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View Diary: Fight for $15! Because we can’t survive on $8.25 (43 comments)

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  •  Sorry, but living on a fixed income (5+ / 0-)

    from Social Security and VA compensation, there's no way I, or millions of seniors like me, could survive the instant inflation nearly doubling the minimum wage would bring.

    Phase it in over a long enough enough time frame for COLAs, chained or not, to keep up and I'm in your corner. Without that it's my ox you're goring, not the employers who must pass the increase along.

    Guns don't kill people. People kill people. Monkeys kill people too, if they have guns.

    by DaNang65 on Thu Dec 27, 2012 at 04:57:29 AM PST

    •  That's only if the CEOs continue to make (5+ / 0-)

      400 times as much per hour as the average worker.
      And asking for more than you know is possible is a good place to start bargaining anyway.

    •  Don't worry. (1+ / 0-)
      Recommended by:

      The House is not going to pass a min wage increase, certainly not such a big one.

    •  I hope you are not suggesting... (8+ / 0-)

      ...the low wage workers continue to tolerate the social ills that a low wage economy generates. People living on fixed incomes also live in the communities being blighted by low wages. Besides, who says fixed incomes have to stay fixed? Social Security and VA benefits are pegged far too low considering that defined benefit pensions are going the way of the passenger pigeon.

      Yes, it will take a massive social reform movement the likes of which we haven't seen in decades. But let's get started. There's no time to waste.

      "Don't believe everything you think."

      by BobboSphere on Thu Dec 27, 2012 at 05:53:06 AM PST

      [ Parent ]

    •  There is no need for that kind of thinking because (2+ / 0-)
      Recommended by:
      Mentatmark, historys mysteries

      the real truth is that costs will not increase with the wages unless the greedy Corporate Masters insist on it.....How about speaking up about that.  I too live on SS and am all for a increase into a living wage....

      •  This is pure B.S. fantasy (4+ / 0-)
        Recommended by:
        VClib, ffour, 1918, Nulwee

        Costs of running a business DO unavoidably increase with wages, unless you've found some magic loophole in fundamental economics that no one else has thus far discovered.  The valid, realistic issue is: for the given type of enterprise in question, what percentage component of cost does labor (and labor of any particular type) represent?  The labor cost factor can be very different across different types of businesses, a relatively high percentage where service is a dominant component (e.g. restaurants), a lower percentage where mechanized production is a relatively more dominant component of both production and costs.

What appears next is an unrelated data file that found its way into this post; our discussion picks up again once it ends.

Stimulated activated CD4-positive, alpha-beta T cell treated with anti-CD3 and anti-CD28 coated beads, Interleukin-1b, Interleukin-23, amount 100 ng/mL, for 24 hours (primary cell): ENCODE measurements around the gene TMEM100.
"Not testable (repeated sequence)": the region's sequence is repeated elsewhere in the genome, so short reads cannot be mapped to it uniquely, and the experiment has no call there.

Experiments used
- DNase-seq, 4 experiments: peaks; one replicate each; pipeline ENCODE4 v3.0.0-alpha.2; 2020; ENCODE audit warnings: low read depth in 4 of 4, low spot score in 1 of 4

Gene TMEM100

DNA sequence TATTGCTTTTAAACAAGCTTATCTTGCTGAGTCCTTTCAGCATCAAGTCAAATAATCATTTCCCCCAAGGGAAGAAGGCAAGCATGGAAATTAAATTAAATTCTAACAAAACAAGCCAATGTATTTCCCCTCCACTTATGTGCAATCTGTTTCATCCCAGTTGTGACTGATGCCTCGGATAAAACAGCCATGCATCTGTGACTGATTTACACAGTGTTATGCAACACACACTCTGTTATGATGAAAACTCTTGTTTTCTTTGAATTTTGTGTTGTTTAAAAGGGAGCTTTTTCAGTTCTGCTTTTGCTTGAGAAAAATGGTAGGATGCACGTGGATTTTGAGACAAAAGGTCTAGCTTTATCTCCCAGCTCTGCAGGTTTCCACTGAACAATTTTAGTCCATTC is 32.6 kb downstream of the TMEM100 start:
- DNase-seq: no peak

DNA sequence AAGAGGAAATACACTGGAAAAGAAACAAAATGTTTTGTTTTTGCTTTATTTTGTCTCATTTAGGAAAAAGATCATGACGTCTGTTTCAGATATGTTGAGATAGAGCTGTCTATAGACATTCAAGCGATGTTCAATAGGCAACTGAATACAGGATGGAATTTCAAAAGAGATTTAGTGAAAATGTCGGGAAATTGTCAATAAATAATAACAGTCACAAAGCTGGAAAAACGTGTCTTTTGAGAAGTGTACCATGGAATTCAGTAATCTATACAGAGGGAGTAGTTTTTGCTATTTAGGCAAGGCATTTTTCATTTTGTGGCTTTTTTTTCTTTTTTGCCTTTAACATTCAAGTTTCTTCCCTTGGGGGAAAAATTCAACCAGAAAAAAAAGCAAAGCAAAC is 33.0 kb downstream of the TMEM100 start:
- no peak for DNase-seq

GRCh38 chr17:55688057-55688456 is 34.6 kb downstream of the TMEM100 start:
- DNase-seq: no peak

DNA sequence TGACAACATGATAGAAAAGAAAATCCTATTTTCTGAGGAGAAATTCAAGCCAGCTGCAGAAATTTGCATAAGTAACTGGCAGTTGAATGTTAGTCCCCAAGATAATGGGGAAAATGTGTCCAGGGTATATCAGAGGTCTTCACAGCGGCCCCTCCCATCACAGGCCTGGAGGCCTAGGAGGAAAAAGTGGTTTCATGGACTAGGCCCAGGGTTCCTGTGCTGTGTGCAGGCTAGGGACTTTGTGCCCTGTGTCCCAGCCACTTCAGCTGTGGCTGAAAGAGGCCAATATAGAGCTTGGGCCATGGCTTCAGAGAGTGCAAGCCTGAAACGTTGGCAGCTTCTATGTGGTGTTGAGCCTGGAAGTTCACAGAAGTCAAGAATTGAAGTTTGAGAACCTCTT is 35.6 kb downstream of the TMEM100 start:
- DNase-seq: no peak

Yes, the greed of corporate masters is an issue, e.g. vulture capitalists loading companies up with debt, siphoning off assets, in particular raiding cash assets which should by contract be allocated to employee pensions, etc.  Nevertheless, the issue of the ways and extent to which upper-management and vulture capitalists exploitatively abuse workers isn't at all the exclusive key economic factor involved; inescpabably, in even the most progressively, socially enlightened business model, enterprises still must make fundamental economic sense: the ability to sustainably bring in more revenue than costs of doing business.  Cost of labor is a nontrivial proportion of those costs for most businesses.

    •  Those of us living on fixed incomes (4+ / 0-)

      ARE ALREADY paying the price for low-wage workers. We pay for it when we subsidize low wage workers who qualify for food stamps, Medicaid, day care for their children, and sadly, for crimes stemming from economic desperation. We also pay when we give tax cuts to their employers who pocketed the excess profits that should have gone to workers in their paychecks.

      “Social Security has nothing to do with balancing a budget or erasing or lowering the deficit.” -- Ronald Reagan, 1984 debate with Walter Mondale

      by RJDixon74135 on Thu Dec 27, 2012 at 09:05:50 AM PST

      [ Parent ]

    •  Oh okay. (1+ / 0-)
      Recommended by:

      We take out $20-$60 K in college debt because your generation presided over the 'you need a college degree to be an administrative assistant' phenomenon, we keep social security solvent which Gen X was unable to do (due to its smaller size) but don't give us any sort of means to make up for 10 lost years, decades of student loan payments, and a delayed ability to pay into our retirements.

      And I mean that literally. I'm 10 years behind where I was told I was supposed to be, and I have one of the more impressive resumes for somebody I know my age who was not born wealthy or with any connections.

      Thank you to jayden, Dr Erich Bloodaxe RN, Aji and everyone in the Daily Kos community involved in gifting my subscription and gifting others!

      by Nulwee on Thu Dec 27, 2012 at 09:25:36 AM PST

      [ Parent ]

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